Bolton Memoir Out (Don’t Bother)
It’s probably not necessary for most readers of the blog, but my advice would be to save your $17.82. John Bolton’s Surrender Is Not an Option is predictably devoid of perspective and makes for dull reading. Bolton has a massive chip on his shoulder (all the way back to his youth as a scholarship kid in high school and at Yale). The “High Minded” and “True Believers” are the enemy here. This is probably the closest thing to a money quote:
Many tak[e] offense that anyone would describe the United Nations as an “instrument” of any national foreign policy, and most certainly not that of the United States.’ These are the true believers, the High Minded elite who worship at the altar of the Secular Pope. Of course, all 192 nations pursue their national interests at the UN—seeking to use it as an instrument of their foreign policy—but only the United States is criticized for it. Even those who are not vergers for the High Minded, however, have ample practical reasons to channel increasing decision-making authority into the UN system, especially if part of their agenda is to circumscribe U.S. global power. I include in this category not only those seeking to influence traditional matters of foreign affairs, but also the increasing category of “global governance” advocates who hope to transfer areas of authority traditionally left to national government to supranational bodies, or to constrain nation-states through “norming,” effectively tying their hands. Issues like family planning and abortion, the right to keep and bear arms, environmental policy, the death penalty, and many others, even taxation, are now being dragged into the international arena, often with the support of the U.S. left. They have found themselves unable to prevail in a fair fight within America’s system of representative government, so they now seek international forums to argue their positions, where their collectivist proclivities find greater sympathy among foreign governments and NG0s.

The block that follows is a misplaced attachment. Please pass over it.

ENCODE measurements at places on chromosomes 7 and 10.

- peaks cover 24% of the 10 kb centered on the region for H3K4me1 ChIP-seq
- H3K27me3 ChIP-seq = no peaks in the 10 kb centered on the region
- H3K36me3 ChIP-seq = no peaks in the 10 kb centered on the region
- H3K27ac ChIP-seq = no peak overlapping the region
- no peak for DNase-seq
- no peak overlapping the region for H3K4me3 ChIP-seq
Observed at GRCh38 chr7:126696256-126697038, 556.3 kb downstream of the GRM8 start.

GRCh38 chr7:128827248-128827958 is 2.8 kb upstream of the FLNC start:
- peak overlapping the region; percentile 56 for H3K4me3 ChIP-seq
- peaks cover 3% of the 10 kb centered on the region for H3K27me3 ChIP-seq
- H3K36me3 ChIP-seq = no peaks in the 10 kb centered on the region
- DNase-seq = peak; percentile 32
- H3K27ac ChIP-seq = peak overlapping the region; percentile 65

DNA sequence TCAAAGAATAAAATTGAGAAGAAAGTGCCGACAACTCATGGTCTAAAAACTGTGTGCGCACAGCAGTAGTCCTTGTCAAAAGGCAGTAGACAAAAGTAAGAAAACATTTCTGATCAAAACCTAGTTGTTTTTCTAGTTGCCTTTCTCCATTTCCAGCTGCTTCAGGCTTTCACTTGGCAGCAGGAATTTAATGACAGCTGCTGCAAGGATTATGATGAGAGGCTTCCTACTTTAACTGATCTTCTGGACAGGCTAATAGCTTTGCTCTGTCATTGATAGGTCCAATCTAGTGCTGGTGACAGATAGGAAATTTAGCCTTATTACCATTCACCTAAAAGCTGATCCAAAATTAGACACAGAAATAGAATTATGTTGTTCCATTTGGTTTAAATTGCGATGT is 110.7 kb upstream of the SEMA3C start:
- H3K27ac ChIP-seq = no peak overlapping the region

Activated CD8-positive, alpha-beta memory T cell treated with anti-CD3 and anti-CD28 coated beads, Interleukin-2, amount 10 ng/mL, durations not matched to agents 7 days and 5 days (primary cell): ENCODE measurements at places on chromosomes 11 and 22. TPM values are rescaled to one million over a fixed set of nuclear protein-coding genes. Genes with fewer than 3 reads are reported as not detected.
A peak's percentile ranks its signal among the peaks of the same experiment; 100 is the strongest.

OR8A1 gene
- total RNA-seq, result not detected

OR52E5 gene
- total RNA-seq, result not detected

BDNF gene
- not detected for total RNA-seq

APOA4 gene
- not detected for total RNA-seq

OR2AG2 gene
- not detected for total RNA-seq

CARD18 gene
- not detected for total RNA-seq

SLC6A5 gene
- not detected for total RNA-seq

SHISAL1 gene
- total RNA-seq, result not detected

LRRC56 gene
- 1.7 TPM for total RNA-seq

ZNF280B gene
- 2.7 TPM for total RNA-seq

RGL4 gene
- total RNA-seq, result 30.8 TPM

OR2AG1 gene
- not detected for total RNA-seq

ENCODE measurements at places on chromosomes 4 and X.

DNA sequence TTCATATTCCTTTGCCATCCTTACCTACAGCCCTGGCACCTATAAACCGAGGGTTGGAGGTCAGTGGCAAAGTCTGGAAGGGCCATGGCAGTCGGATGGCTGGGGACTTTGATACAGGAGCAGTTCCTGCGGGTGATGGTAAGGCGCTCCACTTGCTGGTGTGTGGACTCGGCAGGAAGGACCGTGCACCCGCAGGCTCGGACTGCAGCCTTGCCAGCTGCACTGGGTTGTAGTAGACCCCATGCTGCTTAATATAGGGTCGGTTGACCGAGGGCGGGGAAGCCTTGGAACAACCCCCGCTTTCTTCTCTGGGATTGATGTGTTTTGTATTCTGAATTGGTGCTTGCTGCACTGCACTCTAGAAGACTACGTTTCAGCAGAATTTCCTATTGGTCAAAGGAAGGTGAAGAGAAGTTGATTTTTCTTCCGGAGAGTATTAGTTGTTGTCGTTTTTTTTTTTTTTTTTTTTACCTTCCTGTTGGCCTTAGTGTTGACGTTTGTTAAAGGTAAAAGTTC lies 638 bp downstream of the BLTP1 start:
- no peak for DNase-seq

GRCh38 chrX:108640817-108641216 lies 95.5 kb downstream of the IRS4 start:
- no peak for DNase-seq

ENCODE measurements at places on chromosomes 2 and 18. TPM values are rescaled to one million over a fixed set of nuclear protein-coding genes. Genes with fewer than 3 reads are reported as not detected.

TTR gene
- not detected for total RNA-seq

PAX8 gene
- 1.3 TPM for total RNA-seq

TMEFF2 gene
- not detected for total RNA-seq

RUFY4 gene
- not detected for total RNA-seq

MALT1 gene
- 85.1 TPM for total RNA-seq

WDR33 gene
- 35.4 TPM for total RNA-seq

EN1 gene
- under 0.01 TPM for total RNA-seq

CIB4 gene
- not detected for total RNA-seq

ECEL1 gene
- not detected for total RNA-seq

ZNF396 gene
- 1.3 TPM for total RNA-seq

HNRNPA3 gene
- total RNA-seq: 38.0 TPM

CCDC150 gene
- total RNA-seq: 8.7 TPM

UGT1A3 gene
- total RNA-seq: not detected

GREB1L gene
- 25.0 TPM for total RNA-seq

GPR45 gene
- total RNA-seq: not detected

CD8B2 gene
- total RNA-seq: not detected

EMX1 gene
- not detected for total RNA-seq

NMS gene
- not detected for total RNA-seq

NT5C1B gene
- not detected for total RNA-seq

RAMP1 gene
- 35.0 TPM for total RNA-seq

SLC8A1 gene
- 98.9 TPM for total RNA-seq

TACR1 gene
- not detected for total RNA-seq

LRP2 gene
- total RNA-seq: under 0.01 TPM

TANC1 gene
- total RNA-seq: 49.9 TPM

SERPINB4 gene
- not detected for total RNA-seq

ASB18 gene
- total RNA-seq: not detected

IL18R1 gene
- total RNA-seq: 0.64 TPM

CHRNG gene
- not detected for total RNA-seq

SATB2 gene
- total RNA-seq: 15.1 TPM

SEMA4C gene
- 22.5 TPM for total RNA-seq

I didn’t know that Bolton was yet another among senior Bush officials who dodged the draft (“Dying for your country is one thing, but dying to gain territory that antiwar forces in Congress would simply return to the enemy seemed ludicrous to me”). Little known fact: he was an intern to Spiro Agnew (“a kind and humorous man, a real middle American”). The only use of “international law” I found in the book was just so, in scare quotes. He’s elsewhere on record as saying that unsigning the Rome Statute was his “happiest moment in government service,” elaborated here as “I felt like a kid on Christmas Day.” Why do those lacking humor on the Right come across as puerile?
(And could this be the anti-matter John Bolton?)